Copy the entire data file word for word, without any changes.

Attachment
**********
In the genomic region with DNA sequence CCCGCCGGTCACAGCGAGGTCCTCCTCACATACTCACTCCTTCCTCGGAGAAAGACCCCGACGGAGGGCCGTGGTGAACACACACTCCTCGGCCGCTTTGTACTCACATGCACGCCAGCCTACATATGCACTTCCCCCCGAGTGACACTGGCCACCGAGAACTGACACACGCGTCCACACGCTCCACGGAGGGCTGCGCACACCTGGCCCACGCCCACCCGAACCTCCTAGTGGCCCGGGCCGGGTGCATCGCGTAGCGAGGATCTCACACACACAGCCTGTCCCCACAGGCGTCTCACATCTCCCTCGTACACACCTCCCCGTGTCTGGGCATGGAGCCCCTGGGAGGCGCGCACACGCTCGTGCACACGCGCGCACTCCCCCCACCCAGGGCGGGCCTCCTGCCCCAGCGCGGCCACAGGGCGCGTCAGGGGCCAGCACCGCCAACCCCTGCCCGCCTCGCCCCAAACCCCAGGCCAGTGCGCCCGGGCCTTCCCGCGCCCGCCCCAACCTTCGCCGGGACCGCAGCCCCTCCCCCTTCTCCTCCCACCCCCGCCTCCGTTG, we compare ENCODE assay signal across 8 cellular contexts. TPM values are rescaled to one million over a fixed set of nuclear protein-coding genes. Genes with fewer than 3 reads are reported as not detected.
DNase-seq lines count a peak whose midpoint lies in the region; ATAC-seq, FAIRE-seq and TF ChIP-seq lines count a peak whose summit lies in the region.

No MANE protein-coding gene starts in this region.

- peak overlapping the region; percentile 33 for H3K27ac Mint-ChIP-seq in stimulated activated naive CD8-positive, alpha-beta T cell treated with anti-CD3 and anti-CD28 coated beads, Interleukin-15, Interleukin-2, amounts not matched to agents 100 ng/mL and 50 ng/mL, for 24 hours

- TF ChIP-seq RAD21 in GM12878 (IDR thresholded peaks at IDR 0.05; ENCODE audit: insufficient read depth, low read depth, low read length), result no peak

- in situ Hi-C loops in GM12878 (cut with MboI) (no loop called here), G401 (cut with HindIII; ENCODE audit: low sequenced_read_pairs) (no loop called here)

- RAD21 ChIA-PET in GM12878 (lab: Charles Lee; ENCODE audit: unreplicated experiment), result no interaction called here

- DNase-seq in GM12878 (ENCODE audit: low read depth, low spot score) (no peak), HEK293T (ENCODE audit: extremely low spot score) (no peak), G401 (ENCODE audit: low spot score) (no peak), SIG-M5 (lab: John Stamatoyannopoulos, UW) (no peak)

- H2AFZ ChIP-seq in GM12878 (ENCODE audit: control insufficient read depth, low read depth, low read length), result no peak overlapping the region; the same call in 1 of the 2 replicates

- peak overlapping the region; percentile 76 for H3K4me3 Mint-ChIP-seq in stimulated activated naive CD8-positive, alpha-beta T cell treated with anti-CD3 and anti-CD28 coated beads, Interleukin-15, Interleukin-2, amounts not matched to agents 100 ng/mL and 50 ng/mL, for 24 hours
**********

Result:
In the genomic region with DNA sequence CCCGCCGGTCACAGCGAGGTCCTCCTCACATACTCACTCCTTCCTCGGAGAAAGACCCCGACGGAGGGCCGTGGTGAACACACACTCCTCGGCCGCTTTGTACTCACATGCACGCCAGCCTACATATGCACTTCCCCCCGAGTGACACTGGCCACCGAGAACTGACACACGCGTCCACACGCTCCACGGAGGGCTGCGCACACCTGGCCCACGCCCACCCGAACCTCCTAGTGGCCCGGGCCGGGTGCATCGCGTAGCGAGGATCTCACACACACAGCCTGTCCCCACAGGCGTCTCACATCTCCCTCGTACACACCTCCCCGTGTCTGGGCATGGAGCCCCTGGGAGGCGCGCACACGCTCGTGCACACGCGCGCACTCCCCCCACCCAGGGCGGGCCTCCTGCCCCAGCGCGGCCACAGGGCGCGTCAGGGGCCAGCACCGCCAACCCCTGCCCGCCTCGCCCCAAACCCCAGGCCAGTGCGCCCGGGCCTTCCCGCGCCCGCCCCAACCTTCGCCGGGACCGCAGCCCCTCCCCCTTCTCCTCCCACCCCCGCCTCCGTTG, we compare ENCODE assay signal across 8 cellular contexts. TPM values are rescaled to one million over a fixed set of nuclear protein-coding genes. Genes with fewer than 3 reads are reported as not detected.
DNase-seq lines count a peak whose midpoint lies in the region; ATAC-seq, FAIRE-seq and TF ChIP-seq lines count a peak whose summit lies in the region.

No MANE protein-coding gene starts in this region.

- peak overlapping the region; percentile 33 for H3K27ac Mint-ChIP-seq in stimulated activated naive CD8-positive, alpha-beta T cell treated with anti-CD3 and anti-CD28 coated beads, Interleukin-15, Interleukin-2, amounts not matched to agents 100 ng/mL and 50 ng/mL, for 24 hours

- TF ChIP-seq RAD21 in GM12878 (IDR thresholded peaks at IDR 0.05; ENCODE audit: insufficient read depth, low read depth, low read length), result no peak

- in situ Hi-C loops in GM12878 (cut with MboI) (no loop called here), G401 (cut with HindIII; ENCODE audit: low sequenced_read_pairs) (no loop called here)

- RAD21 ChIA-PET in GM12878 (lab: Charles Lee; ENCODE audit: unreplicated experiment), result no interaction called here

- DNase-seq in GM12878 (ENCODE audit: low read depth, low spot score) (no peak), HEK293T (ENCODE audit: extremely low spot score) (no peak), G401 (ENCODE audit: low spot score) (no peak), SIG-M5 (lab: John Stamatoyannopoulos, UW) (no peak)

- H2AFZ ChIP-seq in GM12878 (ENCODE audit: control insufficient read depth, low read depth, low read length), result no peak overlapping the region; the same call in 1 of the 2 replicates

- peak overlapping the region; percentile 76 for H3K4me3 Mint-ChIP-seq in stimulated activated naive CD8-positive, alpha-beta T cell treated with anti-CD3 and anti-CD28 coated beads, Interleukin-15, Interleukin-2, amounts not matched to agents 100 ng/mL and 50 ng/mL, for 24 hours